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Ross and I spent Saturday evening in Fishtown, an emerging neighborhood northeast of Center City. While researching Philadelphia, I kept coming across mentions of this neighborhood, and it was great. The SEPTA (train) runs directly through Fishtown, so it was an easy ride to get there. Eclectic, young, great food and drink options, artsy, and full of energy, it did not disappoint.

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We started at Evil Genius Beer Company, a popular brewery with beer names like none other – Everyday I’m Rustlin, Bye Felicia, Ivana Tinkle, Santa! I Know Him, Purple Monkey Dishwasher, O’Doyle Rules, Stacy’s Mom, Ma! The Meatloaf, and #Adulting. How do you not visit this place!

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We visited Frankford Hall, a lively beer garden with German delights, and ended up having amazing duck and gyro tacos at Sancho Pistola’s. We hopped on the SEPTA and headed back to the hotel for the evening.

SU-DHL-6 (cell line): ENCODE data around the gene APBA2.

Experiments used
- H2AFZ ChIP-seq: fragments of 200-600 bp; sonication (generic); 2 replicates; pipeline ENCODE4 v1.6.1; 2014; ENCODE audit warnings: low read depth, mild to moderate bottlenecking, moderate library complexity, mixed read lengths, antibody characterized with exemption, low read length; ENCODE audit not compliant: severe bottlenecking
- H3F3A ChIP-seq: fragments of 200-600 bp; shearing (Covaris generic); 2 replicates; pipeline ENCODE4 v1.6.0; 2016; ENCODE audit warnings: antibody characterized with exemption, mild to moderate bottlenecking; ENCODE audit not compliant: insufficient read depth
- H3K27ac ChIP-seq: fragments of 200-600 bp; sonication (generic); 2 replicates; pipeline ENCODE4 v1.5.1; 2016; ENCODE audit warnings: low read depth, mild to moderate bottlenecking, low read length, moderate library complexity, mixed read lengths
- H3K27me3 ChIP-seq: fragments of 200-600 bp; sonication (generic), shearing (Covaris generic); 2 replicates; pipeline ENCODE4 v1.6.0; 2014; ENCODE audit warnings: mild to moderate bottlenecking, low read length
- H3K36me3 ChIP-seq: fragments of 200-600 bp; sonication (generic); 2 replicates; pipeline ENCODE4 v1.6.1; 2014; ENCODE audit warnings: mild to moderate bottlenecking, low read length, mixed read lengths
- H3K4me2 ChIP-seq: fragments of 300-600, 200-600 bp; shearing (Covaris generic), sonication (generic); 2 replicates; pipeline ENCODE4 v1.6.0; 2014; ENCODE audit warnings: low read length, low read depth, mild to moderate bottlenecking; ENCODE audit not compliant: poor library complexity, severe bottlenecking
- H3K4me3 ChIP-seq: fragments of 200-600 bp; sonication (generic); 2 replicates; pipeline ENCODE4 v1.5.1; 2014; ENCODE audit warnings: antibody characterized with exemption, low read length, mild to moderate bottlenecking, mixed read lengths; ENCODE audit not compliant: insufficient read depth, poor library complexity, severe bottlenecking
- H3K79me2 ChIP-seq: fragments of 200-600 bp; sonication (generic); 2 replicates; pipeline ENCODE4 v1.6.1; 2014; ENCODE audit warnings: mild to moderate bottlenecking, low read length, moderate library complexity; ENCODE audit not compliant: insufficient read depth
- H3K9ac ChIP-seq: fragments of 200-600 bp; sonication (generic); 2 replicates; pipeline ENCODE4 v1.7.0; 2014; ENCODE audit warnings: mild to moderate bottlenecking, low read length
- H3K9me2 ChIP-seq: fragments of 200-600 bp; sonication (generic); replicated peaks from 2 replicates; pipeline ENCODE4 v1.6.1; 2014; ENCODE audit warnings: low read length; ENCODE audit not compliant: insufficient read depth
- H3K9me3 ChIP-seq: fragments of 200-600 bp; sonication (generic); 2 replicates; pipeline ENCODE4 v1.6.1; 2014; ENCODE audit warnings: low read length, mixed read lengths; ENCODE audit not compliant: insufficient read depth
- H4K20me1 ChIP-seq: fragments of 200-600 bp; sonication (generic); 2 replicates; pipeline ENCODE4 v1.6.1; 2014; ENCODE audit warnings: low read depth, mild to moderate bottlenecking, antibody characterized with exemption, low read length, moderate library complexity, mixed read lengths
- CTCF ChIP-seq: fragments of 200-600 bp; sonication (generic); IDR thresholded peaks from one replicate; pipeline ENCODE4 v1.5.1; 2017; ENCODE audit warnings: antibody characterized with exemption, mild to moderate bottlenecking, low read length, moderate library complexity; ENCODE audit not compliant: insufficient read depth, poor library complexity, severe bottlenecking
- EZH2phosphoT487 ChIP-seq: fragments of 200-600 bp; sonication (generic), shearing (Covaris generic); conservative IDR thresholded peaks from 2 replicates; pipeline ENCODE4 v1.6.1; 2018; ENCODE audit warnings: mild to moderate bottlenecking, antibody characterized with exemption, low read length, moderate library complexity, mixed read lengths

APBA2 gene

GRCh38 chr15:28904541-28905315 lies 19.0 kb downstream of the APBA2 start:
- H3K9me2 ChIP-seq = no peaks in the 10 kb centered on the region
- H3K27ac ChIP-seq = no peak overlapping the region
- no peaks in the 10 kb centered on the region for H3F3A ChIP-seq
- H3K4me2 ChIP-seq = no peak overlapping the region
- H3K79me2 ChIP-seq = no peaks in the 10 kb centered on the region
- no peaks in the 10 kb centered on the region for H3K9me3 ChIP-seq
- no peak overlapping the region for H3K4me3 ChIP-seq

The next morning, we were joined by Robbie Marsden, another proud Philadelphian and former colleague of mine. Robbie and I have had some fun shared experiences over the years, namely meeting MLB player Curtis Granderson, presenting the Lou Gehrig Memorial Award to him, and road tripping to a wedding in North Dakota. Robbie has a zest for life that is contagious, and I always enjoy my time with him.

We parked at the University of Pennsylvania and began our run. Our first stop was with Benjamin Franklin on a bench just across the sidewalk from the Phi Delt house. UPenn is gorgeous, everything you would expect from an Ivy League school. I thanked Sean and Michelle Wagner for their donation, a very fitting spot to do so! Sean and I now have nearly 14 years under our belt working together for Phi Delta Theta, and it’s been a great ride.

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A famous design in Philadelphia is the LOVE statue. We found one on campus.